Whether it’s a broken taillight or late car registration, we all know the deal: pay up. Monetary penalties are embedded in our system of justice.
But we’re not telling the truth about fines and penalties. In California, Ferguson, Mo., and across America, penalties are no longer deterrents, but a primary source of government funding.
The justice system is heavily reliant on fees, penalties and assessments, levied primarily on the poor – the very people who can least afford it. As a state senator, I have learned of far too many cases where financial hardship makes it difficult to pay up for petty offenses. Before you know it, a $25 ticket for failing to notify the DMV of an address change has ballooned to $2,900 due to absurd math that multiplies fees and penalties – not unlike the debt owed to a loan shark.
Today, the uncollected bill in California for unpaid court-ordered fines amounts to $10 billion. The courts compound the problem by suspending driver’s licenses for those who fail to pay. More than 4.2 million licenses have been suspended since 2006, mostly for non-safety-related tickets. With one recent study showing 42 percent of those who lost their licenses also lost their jobs, and 88 percent lost income, we’re stuck in a system that doesn’t make any sense. It’s designed to collect money, but it doesn’t. It’s supposed to be about justice, but it’s not.
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We need to take several steps to fix this broken system.
First, we need to pay off the $10 billion in uncollected debt that accrued over the last few years. Gov. Jerry Brown has proposed a 50 percent reduction in fines accrued prior to 2013, but that doesn’t go far enough.
That’s why I introduced Senate Bill 405, which bases those penalties on ability to pay, so we can distinguish between the unwilling and the unable. Either way, everyone can pay off his or her debt and get a fresh start.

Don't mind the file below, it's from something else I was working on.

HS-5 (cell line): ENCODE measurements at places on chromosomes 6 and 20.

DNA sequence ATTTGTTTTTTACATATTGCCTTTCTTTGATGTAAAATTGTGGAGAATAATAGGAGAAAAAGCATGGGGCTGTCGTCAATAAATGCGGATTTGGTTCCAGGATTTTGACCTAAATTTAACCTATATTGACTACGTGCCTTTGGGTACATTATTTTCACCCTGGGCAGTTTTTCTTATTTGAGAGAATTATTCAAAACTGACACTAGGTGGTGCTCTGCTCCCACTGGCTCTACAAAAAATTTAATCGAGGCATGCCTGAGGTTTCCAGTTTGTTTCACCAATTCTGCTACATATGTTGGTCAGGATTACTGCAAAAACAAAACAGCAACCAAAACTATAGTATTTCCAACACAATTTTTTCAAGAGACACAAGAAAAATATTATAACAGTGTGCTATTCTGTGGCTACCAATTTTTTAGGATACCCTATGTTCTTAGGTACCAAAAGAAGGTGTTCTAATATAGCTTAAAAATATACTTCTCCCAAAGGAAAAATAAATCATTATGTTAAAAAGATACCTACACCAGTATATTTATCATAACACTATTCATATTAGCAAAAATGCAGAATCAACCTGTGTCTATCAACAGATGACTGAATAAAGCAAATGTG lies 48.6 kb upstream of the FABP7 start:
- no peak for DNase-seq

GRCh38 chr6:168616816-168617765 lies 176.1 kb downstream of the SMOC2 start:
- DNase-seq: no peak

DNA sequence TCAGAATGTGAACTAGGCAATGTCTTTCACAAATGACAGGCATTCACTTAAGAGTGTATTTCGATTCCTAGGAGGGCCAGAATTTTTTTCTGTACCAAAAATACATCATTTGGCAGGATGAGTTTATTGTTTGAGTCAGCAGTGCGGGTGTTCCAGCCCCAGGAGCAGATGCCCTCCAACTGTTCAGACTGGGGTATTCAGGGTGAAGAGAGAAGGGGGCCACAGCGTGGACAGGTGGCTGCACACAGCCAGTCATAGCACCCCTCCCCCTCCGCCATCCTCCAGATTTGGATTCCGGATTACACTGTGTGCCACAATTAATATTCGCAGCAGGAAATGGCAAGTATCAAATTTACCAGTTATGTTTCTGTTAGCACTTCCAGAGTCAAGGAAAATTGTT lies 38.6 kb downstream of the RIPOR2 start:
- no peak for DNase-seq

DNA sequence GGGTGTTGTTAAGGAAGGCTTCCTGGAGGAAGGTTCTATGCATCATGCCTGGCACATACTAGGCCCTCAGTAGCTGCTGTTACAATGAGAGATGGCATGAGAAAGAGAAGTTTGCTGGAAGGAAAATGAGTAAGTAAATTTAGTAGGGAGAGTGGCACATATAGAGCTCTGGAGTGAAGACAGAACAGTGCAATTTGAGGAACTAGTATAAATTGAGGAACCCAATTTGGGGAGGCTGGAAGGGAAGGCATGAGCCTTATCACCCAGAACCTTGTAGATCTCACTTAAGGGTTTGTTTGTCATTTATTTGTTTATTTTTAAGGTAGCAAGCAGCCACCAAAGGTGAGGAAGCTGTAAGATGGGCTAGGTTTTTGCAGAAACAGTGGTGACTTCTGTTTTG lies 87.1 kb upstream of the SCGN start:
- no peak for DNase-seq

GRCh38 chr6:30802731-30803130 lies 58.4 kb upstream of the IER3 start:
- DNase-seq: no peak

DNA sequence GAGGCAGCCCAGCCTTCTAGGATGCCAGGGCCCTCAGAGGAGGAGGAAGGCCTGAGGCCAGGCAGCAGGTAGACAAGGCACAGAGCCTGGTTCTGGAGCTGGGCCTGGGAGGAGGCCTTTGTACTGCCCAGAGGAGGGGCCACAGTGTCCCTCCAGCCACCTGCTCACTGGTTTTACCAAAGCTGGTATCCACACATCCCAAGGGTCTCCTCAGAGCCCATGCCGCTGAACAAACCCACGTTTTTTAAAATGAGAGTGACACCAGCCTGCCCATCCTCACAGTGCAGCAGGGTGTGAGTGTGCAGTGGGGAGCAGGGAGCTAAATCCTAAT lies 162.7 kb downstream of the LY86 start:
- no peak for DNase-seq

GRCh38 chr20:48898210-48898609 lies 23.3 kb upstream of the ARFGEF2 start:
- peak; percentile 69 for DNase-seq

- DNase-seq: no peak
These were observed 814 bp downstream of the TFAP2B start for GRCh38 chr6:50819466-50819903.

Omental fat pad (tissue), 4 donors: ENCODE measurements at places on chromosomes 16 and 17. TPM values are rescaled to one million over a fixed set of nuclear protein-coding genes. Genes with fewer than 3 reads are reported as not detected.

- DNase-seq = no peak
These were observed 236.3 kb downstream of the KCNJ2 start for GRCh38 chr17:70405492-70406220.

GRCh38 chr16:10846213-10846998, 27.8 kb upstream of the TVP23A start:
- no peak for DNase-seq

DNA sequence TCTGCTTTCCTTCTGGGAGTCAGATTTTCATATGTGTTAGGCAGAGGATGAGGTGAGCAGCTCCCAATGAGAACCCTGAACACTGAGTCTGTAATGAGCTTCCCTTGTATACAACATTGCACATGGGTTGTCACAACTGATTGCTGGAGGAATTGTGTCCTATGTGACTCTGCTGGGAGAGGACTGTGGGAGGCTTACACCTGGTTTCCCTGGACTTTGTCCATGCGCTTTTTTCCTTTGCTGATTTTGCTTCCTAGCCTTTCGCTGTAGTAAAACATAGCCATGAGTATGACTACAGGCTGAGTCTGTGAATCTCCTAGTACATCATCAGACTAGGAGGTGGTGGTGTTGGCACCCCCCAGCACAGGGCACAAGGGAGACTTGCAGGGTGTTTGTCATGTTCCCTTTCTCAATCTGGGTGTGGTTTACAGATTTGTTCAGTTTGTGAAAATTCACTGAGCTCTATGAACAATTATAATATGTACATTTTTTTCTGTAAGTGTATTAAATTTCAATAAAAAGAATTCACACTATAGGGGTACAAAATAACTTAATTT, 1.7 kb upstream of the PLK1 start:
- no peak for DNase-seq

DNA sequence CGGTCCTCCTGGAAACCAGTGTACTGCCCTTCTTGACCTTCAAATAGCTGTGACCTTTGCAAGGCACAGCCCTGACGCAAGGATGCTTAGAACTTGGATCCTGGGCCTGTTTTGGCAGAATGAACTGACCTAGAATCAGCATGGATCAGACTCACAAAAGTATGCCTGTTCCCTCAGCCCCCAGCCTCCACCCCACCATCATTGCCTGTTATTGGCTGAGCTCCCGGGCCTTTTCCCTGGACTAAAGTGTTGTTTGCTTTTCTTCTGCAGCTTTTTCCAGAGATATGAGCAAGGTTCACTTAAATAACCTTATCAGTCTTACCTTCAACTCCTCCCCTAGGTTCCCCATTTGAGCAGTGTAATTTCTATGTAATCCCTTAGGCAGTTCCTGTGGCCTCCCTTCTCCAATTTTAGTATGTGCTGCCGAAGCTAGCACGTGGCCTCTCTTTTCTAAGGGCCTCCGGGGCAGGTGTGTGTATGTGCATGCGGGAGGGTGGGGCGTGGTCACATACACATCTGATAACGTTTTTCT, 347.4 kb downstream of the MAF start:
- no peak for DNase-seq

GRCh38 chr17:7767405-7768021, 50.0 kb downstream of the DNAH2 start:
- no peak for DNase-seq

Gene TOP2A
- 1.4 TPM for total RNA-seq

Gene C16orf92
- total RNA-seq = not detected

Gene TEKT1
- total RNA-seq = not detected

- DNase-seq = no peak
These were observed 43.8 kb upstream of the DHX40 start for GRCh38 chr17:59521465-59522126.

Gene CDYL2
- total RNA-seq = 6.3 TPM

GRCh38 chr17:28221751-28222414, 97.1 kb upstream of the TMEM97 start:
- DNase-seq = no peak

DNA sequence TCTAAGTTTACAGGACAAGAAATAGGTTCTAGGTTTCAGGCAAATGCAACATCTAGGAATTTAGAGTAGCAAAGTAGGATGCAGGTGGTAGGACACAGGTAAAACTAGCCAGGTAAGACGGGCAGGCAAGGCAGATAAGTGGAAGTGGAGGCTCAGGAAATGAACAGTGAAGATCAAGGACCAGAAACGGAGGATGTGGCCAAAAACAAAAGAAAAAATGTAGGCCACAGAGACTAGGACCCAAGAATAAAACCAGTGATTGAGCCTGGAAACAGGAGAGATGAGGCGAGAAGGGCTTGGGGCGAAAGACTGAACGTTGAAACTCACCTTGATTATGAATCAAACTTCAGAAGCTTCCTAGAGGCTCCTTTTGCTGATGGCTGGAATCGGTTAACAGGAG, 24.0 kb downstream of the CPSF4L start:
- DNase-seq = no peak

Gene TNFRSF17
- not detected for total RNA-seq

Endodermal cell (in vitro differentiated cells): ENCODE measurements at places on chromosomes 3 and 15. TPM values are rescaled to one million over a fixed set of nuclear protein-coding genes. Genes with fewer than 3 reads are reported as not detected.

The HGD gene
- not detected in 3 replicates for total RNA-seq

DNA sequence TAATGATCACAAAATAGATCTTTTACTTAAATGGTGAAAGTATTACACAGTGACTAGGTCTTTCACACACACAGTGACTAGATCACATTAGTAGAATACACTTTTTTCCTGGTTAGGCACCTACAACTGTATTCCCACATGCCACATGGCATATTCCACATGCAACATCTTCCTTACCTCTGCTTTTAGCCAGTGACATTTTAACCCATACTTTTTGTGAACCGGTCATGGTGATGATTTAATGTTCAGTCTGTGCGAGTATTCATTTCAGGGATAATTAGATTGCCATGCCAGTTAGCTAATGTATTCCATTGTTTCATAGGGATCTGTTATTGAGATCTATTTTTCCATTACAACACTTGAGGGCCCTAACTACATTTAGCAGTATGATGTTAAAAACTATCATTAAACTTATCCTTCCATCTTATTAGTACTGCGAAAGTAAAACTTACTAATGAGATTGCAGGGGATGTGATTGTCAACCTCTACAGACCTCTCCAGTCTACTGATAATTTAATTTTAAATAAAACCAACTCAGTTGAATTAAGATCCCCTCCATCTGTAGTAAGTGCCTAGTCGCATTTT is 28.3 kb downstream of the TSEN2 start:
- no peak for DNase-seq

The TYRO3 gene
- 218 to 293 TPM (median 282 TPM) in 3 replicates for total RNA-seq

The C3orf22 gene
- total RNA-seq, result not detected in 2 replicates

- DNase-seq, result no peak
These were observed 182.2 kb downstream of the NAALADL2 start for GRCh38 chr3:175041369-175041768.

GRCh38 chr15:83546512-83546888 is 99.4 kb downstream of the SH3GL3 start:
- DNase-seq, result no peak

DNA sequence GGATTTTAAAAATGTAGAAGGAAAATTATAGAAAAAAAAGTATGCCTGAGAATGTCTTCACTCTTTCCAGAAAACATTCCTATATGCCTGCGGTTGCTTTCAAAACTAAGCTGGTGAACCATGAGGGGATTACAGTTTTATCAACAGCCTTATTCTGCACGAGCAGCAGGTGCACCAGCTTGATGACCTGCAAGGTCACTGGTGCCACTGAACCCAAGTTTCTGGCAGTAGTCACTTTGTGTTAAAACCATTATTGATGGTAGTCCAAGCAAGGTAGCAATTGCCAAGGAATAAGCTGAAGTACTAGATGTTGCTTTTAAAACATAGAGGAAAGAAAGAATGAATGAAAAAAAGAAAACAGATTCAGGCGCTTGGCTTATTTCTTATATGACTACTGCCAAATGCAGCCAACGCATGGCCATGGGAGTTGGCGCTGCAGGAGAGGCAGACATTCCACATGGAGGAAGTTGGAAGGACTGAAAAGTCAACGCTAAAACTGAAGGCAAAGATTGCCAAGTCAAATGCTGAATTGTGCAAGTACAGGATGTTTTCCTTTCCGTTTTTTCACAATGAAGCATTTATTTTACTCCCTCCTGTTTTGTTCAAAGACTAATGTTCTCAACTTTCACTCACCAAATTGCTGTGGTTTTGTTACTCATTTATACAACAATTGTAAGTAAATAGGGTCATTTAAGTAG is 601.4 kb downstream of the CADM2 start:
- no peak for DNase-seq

Second, we must restore licenses to Californians with non-safety violations. If you can’t drive, you can’t work, and you can’t pay. That’s the key to SB 405, and the goal is to give people their lives and livelihoods back.
The last step is to fix the justice and court budgets, so we’re not funding them on the backs of the working and the poor. This is a conversation I intend to have over the next few years.
Some critics oppose anything that smacks of a pardon for the poor. But that logic ignores the realities of life in some neighborhoods.
Consider Edwin Rivas, an 18-year-old in Los Angeles whose father died of pancreatic cancer and mother was working as a housekeeper. The first in his family to attend college, Edwin couldn’t afford a $350 speeding ticket. So he ignored it and another one that followed, and continued to drive to school and his job helping troubled youth. After his license was suspended, the penalties and fees totaled $7,000.
A job promotion – and the extra driving it required – forced Rivas, now 26, to come clean to his employer. And his employer, a nonprofit agency, did a wonderful thing. It advanced him $7,000 in wages so he could take care of the penalty and get his license back.
“I drove for five years looking in the rearview mirror,” Rivas says. “My heart would beat faster every time I saw a police officer. ... That was no way to live. You can’t believe the peace of mind I now have.”
That peace of mind, that fresh start, is something that all Californians, caught in the same dilemma, deserve.
Sen. Bob Hertzberg, D-Van Nuys, represents the 18th Senate District.